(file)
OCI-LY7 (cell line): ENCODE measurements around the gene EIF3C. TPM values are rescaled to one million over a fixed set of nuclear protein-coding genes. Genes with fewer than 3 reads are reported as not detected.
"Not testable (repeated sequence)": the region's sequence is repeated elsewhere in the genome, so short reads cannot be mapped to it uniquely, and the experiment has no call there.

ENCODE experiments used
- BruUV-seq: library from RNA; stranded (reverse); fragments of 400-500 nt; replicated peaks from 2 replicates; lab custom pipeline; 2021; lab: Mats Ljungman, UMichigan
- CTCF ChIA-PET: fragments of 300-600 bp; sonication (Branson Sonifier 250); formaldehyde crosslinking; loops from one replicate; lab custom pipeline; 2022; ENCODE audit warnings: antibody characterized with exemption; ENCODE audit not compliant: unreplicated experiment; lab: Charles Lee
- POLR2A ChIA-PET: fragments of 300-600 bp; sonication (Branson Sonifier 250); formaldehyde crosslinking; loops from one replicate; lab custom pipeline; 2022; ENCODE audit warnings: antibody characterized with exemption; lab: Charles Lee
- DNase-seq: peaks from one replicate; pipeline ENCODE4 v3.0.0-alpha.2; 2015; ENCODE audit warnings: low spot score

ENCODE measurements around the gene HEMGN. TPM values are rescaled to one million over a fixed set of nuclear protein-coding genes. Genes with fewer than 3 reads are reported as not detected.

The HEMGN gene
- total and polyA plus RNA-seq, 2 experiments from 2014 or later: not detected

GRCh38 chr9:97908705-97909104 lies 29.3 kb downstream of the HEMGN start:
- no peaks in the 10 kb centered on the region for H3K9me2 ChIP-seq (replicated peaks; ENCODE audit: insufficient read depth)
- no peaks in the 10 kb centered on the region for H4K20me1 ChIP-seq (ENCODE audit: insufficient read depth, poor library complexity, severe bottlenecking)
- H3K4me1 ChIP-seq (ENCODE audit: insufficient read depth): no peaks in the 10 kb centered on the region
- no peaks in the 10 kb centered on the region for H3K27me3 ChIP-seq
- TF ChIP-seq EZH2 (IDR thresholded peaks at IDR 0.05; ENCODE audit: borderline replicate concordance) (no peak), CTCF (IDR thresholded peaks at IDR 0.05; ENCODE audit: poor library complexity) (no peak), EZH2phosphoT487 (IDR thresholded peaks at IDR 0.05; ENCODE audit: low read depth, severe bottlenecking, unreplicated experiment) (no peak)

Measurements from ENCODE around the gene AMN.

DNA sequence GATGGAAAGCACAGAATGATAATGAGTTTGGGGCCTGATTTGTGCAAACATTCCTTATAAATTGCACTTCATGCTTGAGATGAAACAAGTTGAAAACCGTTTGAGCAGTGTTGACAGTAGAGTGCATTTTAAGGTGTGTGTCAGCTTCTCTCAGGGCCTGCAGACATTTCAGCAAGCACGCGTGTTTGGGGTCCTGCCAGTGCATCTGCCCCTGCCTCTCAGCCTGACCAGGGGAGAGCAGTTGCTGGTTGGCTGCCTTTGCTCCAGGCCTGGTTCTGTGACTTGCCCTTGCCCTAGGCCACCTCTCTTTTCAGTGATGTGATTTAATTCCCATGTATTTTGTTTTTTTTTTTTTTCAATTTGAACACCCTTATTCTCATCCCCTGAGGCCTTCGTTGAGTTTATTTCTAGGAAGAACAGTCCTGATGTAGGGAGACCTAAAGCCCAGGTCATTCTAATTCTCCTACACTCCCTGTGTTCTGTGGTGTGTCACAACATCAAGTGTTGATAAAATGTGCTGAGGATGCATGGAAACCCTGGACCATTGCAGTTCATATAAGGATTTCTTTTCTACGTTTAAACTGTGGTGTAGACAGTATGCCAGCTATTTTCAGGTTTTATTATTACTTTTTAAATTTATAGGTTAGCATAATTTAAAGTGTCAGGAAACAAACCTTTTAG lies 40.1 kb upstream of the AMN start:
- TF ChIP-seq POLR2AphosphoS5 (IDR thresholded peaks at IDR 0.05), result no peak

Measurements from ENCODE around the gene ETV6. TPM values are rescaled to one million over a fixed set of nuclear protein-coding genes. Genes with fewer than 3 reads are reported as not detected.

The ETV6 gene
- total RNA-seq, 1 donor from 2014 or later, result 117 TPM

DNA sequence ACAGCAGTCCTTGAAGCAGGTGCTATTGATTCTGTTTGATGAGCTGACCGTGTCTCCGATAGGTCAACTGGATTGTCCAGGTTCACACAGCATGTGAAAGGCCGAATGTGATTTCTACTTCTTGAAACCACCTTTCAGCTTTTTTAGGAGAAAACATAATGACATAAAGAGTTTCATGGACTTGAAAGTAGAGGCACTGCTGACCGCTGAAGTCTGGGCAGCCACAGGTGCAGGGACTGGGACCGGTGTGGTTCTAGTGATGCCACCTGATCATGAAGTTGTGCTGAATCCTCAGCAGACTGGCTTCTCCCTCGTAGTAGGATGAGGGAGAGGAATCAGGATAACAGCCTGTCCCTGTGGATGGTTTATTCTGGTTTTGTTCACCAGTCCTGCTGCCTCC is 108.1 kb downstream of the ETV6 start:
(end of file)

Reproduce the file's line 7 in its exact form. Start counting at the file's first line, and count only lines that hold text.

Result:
- DNase-seq: peaks from one replicate; pipeline ENCODE4 v3.0.0-alpha.2; 2015; ENCODE audit warnings: low spot score